According to Silliman, that bill was generally supported in the early phases of the legislative process, getting through “committee” cleanly and not seeing opposition during general discussion.
When it came to the vote, though, things were different.
“It was probably the most divisive bill we had,” Silliman said. “It only passed by three votes, which surprised me since it had been looking good before. No other bill was anywhere near that close.”
Still, Silliman said he was proud of the work that he and Sevilla put in to writing their bill and getting it passed, and said it was an illuminating look at the legislative process.
Looking to the future
During a quiet moment, Silliman had a chance to sit down with Tharinger on the House floor and talk to him.
“It was a good conversation,” he said. “We talked about what had been going on in the week and how I was enjoying everything.”
Silliman said serving as a page gave him a new appreciation for what legislators do.
“Being in that chamber around 99 people who are working to make Washington state better was really powerful,” he said. “That energy and that feeling was very empowering.”
While Silliman said he isn’t sure that he wants to get into national or even necessarily state-level politics, the experience of serving as a page dramatically increased his interest in pursuing more local politics, like a city council or county commissioner’s seat.
“I definitely want to be able to give back and help build things like that,” said Silliman, who is also eyeing a career in engineering. “It’s important to contribute to the community around you.”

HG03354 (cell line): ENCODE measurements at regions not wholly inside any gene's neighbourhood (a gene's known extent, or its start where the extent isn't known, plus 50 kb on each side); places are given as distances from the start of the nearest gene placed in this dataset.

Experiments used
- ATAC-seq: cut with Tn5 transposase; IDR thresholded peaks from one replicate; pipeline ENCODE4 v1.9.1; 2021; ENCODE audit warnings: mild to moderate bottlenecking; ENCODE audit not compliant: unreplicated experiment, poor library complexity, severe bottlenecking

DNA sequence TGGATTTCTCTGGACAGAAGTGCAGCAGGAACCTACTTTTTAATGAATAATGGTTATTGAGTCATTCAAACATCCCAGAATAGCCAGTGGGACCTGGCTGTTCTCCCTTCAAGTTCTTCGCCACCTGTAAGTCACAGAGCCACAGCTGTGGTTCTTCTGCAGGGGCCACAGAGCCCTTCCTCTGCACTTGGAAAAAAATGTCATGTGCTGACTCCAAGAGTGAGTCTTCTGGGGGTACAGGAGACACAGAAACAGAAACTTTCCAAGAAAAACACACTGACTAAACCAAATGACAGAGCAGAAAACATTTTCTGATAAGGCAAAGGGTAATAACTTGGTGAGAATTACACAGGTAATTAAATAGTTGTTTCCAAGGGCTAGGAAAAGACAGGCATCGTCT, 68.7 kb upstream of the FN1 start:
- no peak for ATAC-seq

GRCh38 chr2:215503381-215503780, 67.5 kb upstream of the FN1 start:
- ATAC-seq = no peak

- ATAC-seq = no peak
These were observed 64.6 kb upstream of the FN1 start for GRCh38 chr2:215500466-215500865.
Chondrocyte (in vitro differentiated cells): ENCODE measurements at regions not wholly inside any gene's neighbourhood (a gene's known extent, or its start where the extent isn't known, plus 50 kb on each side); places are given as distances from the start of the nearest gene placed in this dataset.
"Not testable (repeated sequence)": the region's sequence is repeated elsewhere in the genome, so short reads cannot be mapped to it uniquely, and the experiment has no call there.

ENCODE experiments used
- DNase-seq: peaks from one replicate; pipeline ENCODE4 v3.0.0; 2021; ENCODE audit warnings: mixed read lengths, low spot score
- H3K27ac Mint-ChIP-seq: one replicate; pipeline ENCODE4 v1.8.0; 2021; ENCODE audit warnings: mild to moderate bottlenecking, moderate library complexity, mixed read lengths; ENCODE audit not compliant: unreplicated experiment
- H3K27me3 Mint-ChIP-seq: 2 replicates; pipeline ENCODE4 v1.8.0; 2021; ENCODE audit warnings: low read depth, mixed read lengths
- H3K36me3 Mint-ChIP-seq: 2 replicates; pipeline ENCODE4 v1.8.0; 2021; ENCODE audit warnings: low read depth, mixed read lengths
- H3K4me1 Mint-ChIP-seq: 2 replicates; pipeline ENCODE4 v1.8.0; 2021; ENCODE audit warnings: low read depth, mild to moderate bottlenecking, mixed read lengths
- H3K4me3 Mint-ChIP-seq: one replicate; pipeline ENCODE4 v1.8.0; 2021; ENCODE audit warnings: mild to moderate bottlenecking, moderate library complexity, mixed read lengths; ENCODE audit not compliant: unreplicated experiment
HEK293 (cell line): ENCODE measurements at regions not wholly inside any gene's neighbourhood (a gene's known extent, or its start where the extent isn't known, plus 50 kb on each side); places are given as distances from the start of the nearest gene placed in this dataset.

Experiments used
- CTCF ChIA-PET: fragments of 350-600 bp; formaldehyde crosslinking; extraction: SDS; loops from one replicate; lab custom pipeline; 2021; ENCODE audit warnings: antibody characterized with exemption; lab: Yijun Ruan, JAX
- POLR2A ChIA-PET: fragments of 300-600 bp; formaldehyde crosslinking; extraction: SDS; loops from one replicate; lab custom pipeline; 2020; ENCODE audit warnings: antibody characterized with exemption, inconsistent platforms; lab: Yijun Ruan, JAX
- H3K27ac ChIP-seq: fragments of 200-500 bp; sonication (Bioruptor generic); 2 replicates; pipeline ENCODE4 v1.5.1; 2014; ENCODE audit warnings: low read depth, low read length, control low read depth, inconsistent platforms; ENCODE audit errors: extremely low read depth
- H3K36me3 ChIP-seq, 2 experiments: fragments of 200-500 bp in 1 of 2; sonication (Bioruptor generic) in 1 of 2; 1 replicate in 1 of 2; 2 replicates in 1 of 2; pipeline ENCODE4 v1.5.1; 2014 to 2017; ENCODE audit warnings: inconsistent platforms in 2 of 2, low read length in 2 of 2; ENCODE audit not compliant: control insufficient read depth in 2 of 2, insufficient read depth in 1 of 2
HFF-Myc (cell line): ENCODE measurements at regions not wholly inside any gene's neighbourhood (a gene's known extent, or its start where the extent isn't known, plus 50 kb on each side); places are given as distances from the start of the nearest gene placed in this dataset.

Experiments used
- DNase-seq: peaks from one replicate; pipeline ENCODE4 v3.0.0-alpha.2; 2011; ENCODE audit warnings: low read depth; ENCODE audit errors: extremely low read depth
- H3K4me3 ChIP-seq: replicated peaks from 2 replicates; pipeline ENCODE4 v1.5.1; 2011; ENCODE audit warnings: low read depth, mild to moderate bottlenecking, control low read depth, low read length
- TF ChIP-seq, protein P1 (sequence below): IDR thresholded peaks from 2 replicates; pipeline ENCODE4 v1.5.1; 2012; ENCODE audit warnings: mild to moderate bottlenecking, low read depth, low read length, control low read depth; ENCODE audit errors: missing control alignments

Support from all
The journey wasn’t one taken by Silliman on his own — he had a whole system of support to help him have this experience.
That support started first and foremost from Budke, who encouraged Silliman through the process from the moment she found out he was interested, and had been hoping he would step up for some time.
“I talked to (state Rep.) Mike Chapman (D-Port Angeles) last year and asked him if there was anything the clubs could do to help him and the Legislature, since he’s done so much for us over the years,” Budke said. “The first thing he said was, ‘We need pages from the 24th (district) in Olympia.’
“It’s easy for Olympia-area legislators to fill up the page spots,” Budke explained. “They don’t need housing or transportation. But it’s important to have representation from around the state in that program.”
Budke said that Silliman was one of the first potential candidates she thought of after that conversation — “I’ve wanted him to do this for a long time,” she added — and that she was thrilled when he approached her about it.
“This kind of opportunity is very educational and provides personal growth and educational opportunities for students,” she said.
“I think it’s a tremendous opportunity to watch the government in action and learn about it.”
When asked about what such a journey had meant to Silliman, Budke said it was a “life-changing experience.”
Conor Dowley is a reporter with the Olympic Peninsula News Group, which is composed of Sound Publishing newspapers Peninsula Daily News, Sequim Gazette and Forks Forum. Reach him at email@example.com.